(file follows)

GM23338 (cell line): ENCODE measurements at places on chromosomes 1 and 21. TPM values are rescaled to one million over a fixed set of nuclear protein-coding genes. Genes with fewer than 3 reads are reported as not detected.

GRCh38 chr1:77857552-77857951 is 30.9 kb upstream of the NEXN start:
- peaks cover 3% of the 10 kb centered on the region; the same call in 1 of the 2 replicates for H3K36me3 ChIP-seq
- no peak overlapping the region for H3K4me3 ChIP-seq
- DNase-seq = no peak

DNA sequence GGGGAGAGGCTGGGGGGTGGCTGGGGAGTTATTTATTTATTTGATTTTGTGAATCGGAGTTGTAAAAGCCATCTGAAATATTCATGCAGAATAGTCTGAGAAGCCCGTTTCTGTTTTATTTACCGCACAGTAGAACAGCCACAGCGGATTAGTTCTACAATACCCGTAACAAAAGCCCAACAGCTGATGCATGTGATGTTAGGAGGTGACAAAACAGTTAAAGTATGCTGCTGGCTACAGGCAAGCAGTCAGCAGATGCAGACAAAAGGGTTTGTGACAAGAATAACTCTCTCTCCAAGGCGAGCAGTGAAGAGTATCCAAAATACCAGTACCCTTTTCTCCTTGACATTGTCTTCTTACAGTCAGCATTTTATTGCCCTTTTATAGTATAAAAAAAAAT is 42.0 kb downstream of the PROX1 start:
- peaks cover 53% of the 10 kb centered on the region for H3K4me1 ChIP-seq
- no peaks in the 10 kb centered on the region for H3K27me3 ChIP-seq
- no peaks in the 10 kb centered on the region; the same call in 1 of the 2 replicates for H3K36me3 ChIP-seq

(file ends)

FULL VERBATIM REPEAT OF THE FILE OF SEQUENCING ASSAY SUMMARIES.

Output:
GM23338 (cell line): ENCODE measurements at places on chromosomes 1 and 21. TPM values are rescaled to one million over a fixed set of nuclear protein-coding genes. Genes with fewer than 3 reads are reported as not detected.

GRCh38 chr1:77857552-77857951 is 30.9 kb upstream of the NEXN start:
- peaks cover 3% of the 10 kb centered on the region; the same call in 1 of the 2 replicates for H3K36me3 ChIP-seq
- no peak overlapping the region for H3K4me3 ChIP-seq
- DNase-seq = no peak

DNA sequence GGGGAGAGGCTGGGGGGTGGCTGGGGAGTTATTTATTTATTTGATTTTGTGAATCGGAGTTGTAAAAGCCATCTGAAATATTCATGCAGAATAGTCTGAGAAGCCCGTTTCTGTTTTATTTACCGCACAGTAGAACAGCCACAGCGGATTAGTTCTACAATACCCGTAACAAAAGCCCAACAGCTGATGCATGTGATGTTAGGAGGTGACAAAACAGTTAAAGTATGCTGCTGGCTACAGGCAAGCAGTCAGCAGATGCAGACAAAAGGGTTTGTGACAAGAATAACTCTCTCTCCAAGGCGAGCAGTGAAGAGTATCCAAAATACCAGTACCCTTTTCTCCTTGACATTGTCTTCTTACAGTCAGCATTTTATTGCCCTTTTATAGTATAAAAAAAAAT is 42.0 kb downstream of the PROX1 start:
- peaks cover 53% of the 10 kb centered on the region for H3K4me1 ChIP-seq
- no peaks in the 10 kb centered on the region for H3K27me3 ChIP-seq
- no peaks in the 10 kb centered on the region; the same call in 1 of the 2 replicates for H3K36me3 ChIP-seq